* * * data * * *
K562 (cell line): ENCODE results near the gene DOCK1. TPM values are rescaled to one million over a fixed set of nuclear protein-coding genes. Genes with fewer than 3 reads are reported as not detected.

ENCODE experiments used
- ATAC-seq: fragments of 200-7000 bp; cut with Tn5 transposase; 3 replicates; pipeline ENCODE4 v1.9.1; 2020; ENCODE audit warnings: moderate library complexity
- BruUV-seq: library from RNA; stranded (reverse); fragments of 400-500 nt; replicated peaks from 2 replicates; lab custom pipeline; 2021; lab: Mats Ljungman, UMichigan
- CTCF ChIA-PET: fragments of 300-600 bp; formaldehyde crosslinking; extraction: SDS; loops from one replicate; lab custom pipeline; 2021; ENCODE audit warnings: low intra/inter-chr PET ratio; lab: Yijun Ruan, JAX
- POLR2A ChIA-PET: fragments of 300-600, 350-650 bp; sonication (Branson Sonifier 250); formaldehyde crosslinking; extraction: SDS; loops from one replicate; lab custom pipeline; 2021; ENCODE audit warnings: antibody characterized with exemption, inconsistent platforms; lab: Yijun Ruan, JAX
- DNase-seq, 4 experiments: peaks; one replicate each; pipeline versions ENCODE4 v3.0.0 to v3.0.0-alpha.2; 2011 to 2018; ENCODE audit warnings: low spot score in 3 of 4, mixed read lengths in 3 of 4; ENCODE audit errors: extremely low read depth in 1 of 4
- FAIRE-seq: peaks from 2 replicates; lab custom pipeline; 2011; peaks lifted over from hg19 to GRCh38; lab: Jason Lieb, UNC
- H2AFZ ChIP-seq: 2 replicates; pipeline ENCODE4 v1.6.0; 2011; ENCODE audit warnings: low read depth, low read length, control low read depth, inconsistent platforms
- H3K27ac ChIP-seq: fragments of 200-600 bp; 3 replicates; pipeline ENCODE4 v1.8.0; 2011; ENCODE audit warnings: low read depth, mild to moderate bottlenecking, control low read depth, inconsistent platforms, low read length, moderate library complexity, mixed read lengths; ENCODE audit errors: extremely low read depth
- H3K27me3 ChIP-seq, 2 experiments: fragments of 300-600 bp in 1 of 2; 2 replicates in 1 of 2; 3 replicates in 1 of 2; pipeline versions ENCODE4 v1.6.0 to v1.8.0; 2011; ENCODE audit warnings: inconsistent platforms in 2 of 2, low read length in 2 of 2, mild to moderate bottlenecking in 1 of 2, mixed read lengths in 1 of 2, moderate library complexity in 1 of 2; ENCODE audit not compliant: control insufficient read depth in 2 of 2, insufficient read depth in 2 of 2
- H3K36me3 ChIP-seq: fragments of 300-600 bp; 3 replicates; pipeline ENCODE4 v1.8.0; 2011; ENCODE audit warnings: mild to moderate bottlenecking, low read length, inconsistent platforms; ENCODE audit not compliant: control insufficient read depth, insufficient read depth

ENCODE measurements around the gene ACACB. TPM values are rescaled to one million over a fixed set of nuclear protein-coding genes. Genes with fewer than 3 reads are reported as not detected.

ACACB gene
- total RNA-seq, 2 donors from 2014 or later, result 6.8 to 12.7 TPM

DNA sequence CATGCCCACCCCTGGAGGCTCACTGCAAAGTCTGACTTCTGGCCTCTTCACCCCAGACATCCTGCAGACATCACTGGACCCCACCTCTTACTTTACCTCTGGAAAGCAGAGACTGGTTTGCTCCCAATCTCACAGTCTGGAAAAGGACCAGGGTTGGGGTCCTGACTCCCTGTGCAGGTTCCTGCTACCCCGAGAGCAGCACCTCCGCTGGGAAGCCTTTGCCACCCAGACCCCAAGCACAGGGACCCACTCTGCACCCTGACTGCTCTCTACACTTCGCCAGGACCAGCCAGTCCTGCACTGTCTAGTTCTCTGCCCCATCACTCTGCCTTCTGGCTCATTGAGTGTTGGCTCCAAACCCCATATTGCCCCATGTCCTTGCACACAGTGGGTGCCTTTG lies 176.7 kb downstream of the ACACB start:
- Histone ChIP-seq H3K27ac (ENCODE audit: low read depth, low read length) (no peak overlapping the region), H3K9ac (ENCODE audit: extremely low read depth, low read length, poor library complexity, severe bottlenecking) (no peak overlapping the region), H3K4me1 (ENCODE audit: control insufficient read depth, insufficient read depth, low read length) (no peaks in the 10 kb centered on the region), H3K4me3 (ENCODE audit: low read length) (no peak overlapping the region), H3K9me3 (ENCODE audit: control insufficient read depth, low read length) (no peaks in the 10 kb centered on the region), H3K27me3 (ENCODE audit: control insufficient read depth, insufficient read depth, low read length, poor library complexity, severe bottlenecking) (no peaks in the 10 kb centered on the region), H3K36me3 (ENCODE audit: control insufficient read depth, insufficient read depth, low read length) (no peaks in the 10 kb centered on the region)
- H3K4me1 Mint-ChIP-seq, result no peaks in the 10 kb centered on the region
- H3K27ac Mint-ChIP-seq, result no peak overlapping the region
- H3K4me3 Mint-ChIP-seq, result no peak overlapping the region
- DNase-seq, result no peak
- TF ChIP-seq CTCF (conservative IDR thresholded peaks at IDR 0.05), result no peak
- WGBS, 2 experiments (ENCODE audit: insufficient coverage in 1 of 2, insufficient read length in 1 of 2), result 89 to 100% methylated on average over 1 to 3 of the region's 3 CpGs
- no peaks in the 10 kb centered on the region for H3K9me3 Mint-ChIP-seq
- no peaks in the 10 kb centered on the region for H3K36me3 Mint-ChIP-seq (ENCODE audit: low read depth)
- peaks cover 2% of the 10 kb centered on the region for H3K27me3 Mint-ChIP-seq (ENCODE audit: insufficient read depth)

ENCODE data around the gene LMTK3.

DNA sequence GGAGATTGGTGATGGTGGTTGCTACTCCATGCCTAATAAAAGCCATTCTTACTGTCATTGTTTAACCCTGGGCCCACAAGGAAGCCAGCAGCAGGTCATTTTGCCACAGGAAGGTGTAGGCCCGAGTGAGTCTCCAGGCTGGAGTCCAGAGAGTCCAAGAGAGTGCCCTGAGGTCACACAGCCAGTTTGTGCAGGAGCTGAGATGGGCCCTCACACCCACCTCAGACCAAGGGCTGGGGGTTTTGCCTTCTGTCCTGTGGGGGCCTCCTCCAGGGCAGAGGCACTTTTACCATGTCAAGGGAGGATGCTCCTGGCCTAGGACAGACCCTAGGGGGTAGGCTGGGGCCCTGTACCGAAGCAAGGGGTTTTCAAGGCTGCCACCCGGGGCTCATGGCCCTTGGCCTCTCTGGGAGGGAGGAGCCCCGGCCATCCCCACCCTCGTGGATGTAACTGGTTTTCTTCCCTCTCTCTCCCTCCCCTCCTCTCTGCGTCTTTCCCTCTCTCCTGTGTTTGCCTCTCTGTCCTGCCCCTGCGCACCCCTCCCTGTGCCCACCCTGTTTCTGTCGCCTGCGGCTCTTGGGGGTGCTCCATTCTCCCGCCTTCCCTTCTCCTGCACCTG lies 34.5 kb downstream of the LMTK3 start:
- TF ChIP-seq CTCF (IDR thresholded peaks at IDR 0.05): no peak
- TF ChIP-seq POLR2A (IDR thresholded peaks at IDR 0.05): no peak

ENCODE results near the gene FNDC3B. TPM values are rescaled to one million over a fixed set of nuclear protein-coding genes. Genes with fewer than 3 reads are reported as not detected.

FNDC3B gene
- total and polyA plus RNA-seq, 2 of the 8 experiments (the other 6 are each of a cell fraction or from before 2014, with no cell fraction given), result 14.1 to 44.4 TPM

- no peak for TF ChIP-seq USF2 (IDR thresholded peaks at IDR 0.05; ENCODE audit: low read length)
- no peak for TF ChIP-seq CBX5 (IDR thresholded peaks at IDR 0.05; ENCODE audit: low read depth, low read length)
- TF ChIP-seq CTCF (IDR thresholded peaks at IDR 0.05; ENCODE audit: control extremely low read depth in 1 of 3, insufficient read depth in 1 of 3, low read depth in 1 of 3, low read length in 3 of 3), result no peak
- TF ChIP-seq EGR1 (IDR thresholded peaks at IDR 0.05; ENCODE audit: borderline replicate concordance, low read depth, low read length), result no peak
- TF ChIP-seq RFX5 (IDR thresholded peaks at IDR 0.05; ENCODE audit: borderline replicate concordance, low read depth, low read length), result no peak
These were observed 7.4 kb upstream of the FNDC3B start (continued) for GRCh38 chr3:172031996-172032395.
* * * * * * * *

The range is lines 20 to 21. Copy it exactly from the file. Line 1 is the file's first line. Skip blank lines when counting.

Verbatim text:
- H3K4me3 Mint-ChIP-seq, result no peak overlapping the region
- DNase-seq, result no peak